Transyears: New endpoints for gerontology and geriatrics or confusing sources of variability?

Franz Halberg, Germaine G Cornelissen-Guillaume, Earl E. Bakken, Robert B. Sothern, Othild Schwartzkopff, Christian Hamburger

Research output: Contribution to journalArticlepeer-review

10 Scopus citations

Abstract

It is important to make longitudinal cycles generally known and to advise everyone that the information may not be obtained from transverse studies, when subjects are not synchronized and when components vary as a function of age (14) and are beating (10,11). The contributions of a few test pilots who did and still do lifetime monitoring have paid off. But there is a need for a systematic government-supported endeavor, the same way as physicists did and do their monitoring on earth and now from satellites without applications for grants. Physiological monitoring should become a continuing routine of use in the ubiquitous transdisciplinary fields to which about-decadal as well as circadian cycles apply. We welcome physicists (15) who explain their field to biologists, and vice versa, we should follow their example (8). By matching the systematic environmental monitoring, it is now time for biomedicine as a whole to provide systematically transdisciplinary evidence, in the tradition of William Gilbert (16).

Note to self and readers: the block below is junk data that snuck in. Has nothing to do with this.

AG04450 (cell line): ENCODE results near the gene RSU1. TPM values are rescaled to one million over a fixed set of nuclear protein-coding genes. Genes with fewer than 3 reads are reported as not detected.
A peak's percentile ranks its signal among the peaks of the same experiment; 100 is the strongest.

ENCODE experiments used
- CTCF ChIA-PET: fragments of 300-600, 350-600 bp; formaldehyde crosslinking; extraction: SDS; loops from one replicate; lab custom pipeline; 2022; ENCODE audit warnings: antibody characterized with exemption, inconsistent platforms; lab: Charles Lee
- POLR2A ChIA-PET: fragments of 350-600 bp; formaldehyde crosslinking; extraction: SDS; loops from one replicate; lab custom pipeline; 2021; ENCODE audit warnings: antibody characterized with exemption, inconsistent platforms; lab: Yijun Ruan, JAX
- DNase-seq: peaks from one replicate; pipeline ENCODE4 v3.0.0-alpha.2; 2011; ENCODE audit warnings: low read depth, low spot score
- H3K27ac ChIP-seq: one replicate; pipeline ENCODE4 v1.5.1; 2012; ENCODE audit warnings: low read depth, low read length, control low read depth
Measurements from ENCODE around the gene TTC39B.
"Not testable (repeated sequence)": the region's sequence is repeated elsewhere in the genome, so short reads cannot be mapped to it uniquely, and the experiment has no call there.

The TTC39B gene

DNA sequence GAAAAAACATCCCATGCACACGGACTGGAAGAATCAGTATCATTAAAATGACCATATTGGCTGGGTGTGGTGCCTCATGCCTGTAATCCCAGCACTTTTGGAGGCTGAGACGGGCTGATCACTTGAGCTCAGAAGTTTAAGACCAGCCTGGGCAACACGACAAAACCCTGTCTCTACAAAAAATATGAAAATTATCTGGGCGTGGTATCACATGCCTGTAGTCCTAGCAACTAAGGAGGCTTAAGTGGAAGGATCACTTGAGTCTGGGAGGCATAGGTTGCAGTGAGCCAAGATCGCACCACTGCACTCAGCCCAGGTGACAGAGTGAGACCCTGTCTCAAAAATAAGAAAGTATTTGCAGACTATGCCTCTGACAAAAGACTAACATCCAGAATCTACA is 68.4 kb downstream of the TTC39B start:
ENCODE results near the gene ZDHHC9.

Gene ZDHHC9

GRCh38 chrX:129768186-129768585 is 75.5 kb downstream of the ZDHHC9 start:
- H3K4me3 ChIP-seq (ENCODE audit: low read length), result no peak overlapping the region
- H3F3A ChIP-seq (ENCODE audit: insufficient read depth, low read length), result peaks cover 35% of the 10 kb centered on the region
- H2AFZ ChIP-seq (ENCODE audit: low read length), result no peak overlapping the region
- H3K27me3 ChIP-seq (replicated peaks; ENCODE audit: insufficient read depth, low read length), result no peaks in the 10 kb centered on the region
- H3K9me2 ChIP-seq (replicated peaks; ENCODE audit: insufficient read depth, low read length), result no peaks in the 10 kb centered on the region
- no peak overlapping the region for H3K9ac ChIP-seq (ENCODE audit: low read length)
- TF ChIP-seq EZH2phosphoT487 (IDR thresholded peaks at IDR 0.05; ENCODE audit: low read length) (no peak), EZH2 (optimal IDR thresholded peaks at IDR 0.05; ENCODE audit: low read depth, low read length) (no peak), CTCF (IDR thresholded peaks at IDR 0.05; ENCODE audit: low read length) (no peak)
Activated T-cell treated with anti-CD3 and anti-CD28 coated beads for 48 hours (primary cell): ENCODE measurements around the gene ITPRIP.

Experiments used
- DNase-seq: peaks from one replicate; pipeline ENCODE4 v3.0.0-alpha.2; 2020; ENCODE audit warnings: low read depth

Original languageEnglish (US)
Pages (from-to)1344-1347
Number of pages4
JournalJournals of Gerontology - Series A Biological Sciences and Medical Sciences
Volume59
Issue number12
DOIs
StatePublished - Dec 2004

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